Medical wearables show vast market potential in the coming decade. Once limited to tasks like monitoring heart conditions, wearables are now diversifying in function, and a wide variety of companies are entering the field.
If you’re new to the space—or just want a peek at what’s next—here are some top considerations to keep in mind for next-gen device design.
- Changing Customer Demands are Expanding the Healthcare Market
One of the biggest trends is that wearables are extending into consumer space. That means the user experience matters more than ever.
Experience matters even for devices that require a prescription. According to a recent Molex survey, the needs of patients are driving the market forward, with clinicians and other health professionals following close behind. Listening to these populations of users informs engineers on how to create devices that can stand up to extended use, support patient comfort and operate without direct medical supervision.
The secret to success with users so far seems to rest on compact design. Over the past few decades, miniaturization has significantly changed what technology can feasibly fit into smaller devices, and comfort and practicality are the essential reasons wearables have gained popularity outside the clinical setting. The more unobtrusive devices become, the more likely home monitoring and diagnostics will find widespread adoption.
- Manufacturing and Assembly are Now Streamlined
As designers strategize to save space for compact devices, they are also scrutinizing manufacturing processes for ways to cut down on the number of component parts and assembly tasks. A partner skilled in full-scope manufacturing can bring new ideas and techniques from Design for Manufacturing (DfM) and Design for Assembly (DfA) that have proven successful in miniaturized medical products.
Take the development of continuous glucose monitors (CGMs), for example. Not long ago, these were bulky and awkward items. Newer models, however, manage incredible complexity inside a space as small as one cubic inch. Strategies are needed not only to secure the subsystems with proper tolerances, but also to devise careful and efficient assembly methods.
Techniques like help engineers create thin yet strong enclosures, protecting components like batteries from damage and reducing the risk of product recall. The ease and effectiveness of magnesium thixomolding and consolidated parts through DfM can also reduce time-to-market.
- Functionality Must be Achieved Under Cost Thresholds
Cost is the central concern when manufacturing medical wearables. If a medical appliance seems overly pricey, insurance companies may not provide coverage. And with more companies entering the marketplace for wearables, an affordable price can mean a tremendous competitive advantage among consumers.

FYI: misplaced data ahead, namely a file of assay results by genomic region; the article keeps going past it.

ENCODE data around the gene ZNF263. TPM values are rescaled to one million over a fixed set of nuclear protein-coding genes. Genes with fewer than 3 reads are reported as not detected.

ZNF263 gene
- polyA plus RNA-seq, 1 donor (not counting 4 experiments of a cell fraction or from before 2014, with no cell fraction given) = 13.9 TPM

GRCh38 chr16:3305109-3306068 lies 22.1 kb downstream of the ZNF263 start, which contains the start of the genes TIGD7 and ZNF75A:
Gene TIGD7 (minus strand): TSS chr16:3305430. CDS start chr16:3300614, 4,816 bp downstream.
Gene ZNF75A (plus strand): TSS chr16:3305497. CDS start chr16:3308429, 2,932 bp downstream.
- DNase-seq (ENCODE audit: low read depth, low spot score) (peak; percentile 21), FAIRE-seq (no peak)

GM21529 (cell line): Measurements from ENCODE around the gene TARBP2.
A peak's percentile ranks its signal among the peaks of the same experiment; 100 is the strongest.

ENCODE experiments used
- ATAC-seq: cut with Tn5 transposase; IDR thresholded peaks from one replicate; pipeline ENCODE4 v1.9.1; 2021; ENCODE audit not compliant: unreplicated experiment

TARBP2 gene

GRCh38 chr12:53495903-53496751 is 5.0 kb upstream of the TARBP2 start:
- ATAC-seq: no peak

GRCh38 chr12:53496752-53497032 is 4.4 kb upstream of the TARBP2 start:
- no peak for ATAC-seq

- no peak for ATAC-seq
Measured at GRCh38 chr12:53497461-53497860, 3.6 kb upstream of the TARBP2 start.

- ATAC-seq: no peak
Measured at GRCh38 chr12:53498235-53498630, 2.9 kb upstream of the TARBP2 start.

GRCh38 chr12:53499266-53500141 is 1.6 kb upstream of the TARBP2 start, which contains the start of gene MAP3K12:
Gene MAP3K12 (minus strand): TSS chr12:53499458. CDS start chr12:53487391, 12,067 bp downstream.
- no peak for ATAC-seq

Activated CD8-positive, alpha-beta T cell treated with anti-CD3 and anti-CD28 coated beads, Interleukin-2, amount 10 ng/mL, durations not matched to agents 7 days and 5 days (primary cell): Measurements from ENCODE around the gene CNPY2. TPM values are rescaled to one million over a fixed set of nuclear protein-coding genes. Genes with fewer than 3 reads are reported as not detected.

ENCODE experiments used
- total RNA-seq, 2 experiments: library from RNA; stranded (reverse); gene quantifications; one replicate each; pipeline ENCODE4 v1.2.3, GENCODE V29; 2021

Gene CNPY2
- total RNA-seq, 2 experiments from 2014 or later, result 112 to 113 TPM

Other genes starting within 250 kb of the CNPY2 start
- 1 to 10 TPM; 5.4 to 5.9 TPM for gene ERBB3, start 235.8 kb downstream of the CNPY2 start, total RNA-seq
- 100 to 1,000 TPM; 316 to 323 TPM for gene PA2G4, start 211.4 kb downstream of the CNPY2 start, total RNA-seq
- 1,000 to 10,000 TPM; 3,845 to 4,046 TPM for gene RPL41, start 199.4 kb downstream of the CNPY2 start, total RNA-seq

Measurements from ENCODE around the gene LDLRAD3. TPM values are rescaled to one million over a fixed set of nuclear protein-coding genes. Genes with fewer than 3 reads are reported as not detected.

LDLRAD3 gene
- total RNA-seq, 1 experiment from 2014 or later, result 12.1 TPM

Therefore, all development decisions are governed by a budgetary ceiling. Cost-cutting design modification and manufacturing techniques, as discussed, help to keep the project lean.
In addition, discipline for cost targets should consider the entire orchestration of bringing a new product to market, including setting up supply chains, vendor contracts, and distribution networks. Often new entrants to the medical field need experienced partners that can guide them through these unknowns, and eliminate delays and cost overruns in the timeline.
- Monitors Integrate with Infrastructure
Some compact healthcare products are used inside hospitals and clinics and may need to connect with existing data systems. This requires not only the hardware processing and battery life for reliable signals, but also the right protocols and security measures according to the established standards.
Thankfully, new engineering projects do not need to reinvent the wheel. If they have access, they can build off processing and transmittal systems that have already been designed.
Partners with this knowledge also handle specifics like FDA certifications, which save teams from spending unnecessary time debating semantics and the logistics of testing and approval.
- Collaboration Generates Breakthrough Products
Ultimately, creating a sophisticated device for commercial use needs cross-disciple coordination not just inside a team but between many specialized teams. Injection molding manufacturers, electrical engineers, programmers, assemblers, and compliance experts all need to communicate with each other. Taking a system-wide approach among the many players is the only way to achieve forethought in the design process and make quick adjustments along the way.
Bringing It All Together with a Knowledgeable Partner
Assembling a team that can design, manufacture, and commercialize a wearable medical device gives engineers new to the medical arena the full range of resources.
A contract development and manufacturing Organization (CDMO) like Phillips-Medisize can bridge the gap between each step in the process with its extensive expertise, in-house capabilities and network of trusted industry partners. Learn more about how partnering with us can benefit your company.